How did you get interested in the military, and what did you do in the Marine Corps?
I wanted to be a Marine since I was a teenager and a recruiter came to our Boy Scout meeting in his dress blues. After high school I was appointed to the Naval Academy where I majored in Applied Science (the computer science major of that day, when our computers were mainframes in a data center).
Upon graduation I was commissioned as a 2ndLt in the Marine Corps. I served during the Cold War. After The Basic School I served as an infantry officer in 2nd Battalion, 1st Marines at Camp Pendleton. After being 3rd platoon commander, I served as the S-3A and Battalion Legal Officer. My final duty station was Guard Officer of the Marine unit at NAS Brunswick in Maine.
What made you interested in starting a technology company, and how did you get involved with Patriot Boot Camp?
I got hooked on creating a tech company after reading "Innovation & Entrepreneurship" by Peter Drucker. My first tech company was CompuGuide Services and we built web intranet sites for Merck pharmaceutical at their global headquarters in Whitehouse Station, NJ.
This time around I'm building a mobile app/web company called The University Prosperity League. UPL helps recent college grads (and their parents) convert career aspirations into career achievement by conducting fun tournaments for teams of five alumni and their assigned mentors. Matches are played against teams from rival schools.
A friend introduced me to Al Doan who introduced me to John Hrivnak, the rest as they say, is history. I attended in NYC in 2014 and 2015, both events were superb!
What have you gained through your your Patriot Boot Camp participation?
Patriot Boot Camp transformed my thinking about myself and my odds as an entrepreneur.
My view of myself went from being "an individual entrepreneur toiling alone" into "a member of a vibrant community of fellow veterans" where the other entrepreneurs, speakers and staff all conveyed the message that my military background gave me a depth of transferable skills that could help me succeed as an entrepreneur.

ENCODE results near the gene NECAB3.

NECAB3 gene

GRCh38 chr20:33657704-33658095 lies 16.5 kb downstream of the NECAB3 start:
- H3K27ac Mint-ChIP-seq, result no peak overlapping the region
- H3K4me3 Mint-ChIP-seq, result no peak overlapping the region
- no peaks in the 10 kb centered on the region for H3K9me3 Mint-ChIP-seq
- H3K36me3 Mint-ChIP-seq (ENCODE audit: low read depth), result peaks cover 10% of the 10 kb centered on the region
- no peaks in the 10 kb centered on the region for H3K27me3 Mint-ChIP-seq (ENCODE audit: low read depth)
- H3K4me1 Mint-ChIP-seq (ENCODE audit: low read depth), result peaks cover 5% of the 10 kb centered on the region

The encouraging words of the mentors on the Saturday sessions and afterwards have been a boost. The pitch competition on the stage of Goldman-Sachs was another high point of my PBC experience. The breadth of topics and the industry expertise of the speakers is excellent. Craig Newmark, Robin Chase, Paul Walker, and Joanne Wilson are four that have made an ongoing impression.
Out of last year's PBC I took advantage of the generous offer from John Robinson and Michelle Markey of the Kauffman Foundation and participated in their first-ever "FastTrac for Veteran Entrepreneurs" ten week online course. Taylor's event staff last year and Sean's team this year have built something that is truly remarkable.
What is next on your entrepreneurial journey?
Currently I have taken mentor Adam Berk up on his "MilValChal" and theUPL.net is completing 100 Customer Development interviews in 50 days. In parallel with UPL, I have an ongoing interest in "paying it forward" by blogging about entrepreneurship on venturedad.us as well as actively participating in the PBC community on uvize.com.
I intend on entering the Rising Stars program, after I consult with my mentors from PBC. I actively promote the incredible Patriot Boot Camp opportunity for veterans via the USNA Entrepreneurs LinkedIn group and my other social media networks. I hope to come back to PBC as an alumni mentor, or other volunteer, next year in NYC.